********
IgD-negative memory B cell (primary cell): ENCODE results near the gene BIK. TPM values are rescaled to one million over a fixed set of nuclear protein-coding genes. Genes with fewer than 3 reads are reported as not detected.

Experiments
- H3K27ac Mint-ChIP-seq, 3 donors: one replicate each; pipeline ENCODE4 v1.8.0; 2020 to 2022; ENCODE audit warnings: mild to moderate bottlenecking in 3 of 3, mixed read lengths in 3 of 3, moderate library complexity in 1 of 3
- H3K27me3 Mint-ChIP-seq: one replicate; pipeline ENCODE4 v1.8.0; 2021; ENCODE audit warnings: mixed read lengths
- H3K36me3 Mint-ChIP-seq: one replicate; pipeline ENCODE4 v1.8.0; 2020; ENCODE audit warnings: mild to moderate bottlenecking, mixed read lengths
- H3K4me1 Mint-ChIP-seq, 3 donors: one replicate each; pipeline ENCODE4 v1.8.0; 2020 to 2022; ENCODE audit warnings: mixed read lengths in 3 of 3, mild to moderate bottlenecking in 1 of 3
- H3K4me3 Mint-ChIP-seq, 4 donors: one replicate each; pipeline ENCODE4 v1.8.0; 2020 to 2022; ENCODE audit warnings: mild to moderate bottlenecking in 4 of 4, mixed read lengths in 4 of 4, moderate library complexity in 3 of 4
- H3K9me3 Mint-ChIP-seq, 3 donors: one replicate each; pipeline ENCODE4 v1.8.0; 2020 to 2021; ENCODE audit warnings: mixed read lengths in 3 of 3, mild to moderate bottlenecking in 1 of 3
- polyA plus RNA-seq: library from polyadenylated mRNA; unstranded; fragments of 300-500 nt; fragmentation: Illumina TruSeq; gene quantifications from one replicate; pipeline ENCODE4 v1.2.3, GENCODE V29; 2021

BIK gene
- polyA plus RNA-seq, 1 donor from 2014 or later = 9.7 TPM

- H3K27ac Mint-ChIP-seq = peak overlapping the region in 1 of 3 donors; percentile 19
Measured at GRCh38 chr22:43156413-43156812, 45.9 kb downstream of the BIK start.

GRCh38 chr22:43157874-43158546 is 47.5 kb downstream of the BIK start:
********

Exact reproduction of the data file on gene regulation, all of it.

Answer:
IgD-negative memory B cell (primary cell): ENCODE results near the gene BIK. TPM values are rescaled to one million over a fixed set of nuclear protein-coding genes. Genes with fewer than 3 reads are reported as not detected.

Experiments
- H3K27ac Mint-ChIP-seq, 3 donors: one replicate each; pipeline ENCODE4 v1.8.0; 2020 to 2022; ENCODE audit warnings: mild to moderate bottlenecking in 3 of 3, mixed read lengths in 3 of 3, moderate library complexity in 1 of 3
- H3K27me3 Mint-ChIP-seq: one replicate; pipeline ENCODE4 v1.8.0; 2021; ENCODE audit warnings: mixed read lengths
- H3K36me3 Mint-ChIP-seq: one replicate; pipeline ENCODE4 v1.8.0; 2020; ENCODE audit warnings: mild to moderate bottlenecking, mixed read lengths
- H3K4me1 Mint-ChIP-seq, 3 donors: one replicate each; pipeline ENCODE4 v1.8.0; 2020 to 2022; ENCODE audit warnings: mixed read lengths in 3 of 3, mild to moderate bottlenecking in 1 of 3
- H3K4me3 Mint-ChIP-seq, 4 donors: one replicate each; pipeline ENCODE4 v1.8.0; 2020 to 2022; ENCODE audit warnings: mild to moderate bottlenecking in 4 of 4, mixed read lengths in 4 of 4, moderate library complexity in 3 of 4
- H3K9me3 Mint-ChIP-seq, 3 donors: one replicate each; pipeline ENCODE4 v1.8.0; 2020 to 2021; ENCODE audit warnings: mixed read lengths in 3 of 3, mild to moderate bottlenecking in 1 of 3
- polyA plus RNA-seq: library from polyadenylated mRNA; unstranded; fragments of 300-500 nt; fragmentation: Illumina TruSeq; gene quantifications from one replicate; pipeline ENCODE4 v1.2.3, GENCODE V29; 2021

BIK gene
- polyA plus RNA-seq, 1 donor from 2014 or later = 9.7 TPM

- H3K27ac Mint-ChIP-seq = peak overlapping the region in 1 of 3 donors; percentile 19
Measured at GRCh38 chr22:43156413-43156812, 45.9 kb downstream of the BIK start.

GRCh38 chr22:43157874-43158546 is 47.5 kb downstream of the BIK start: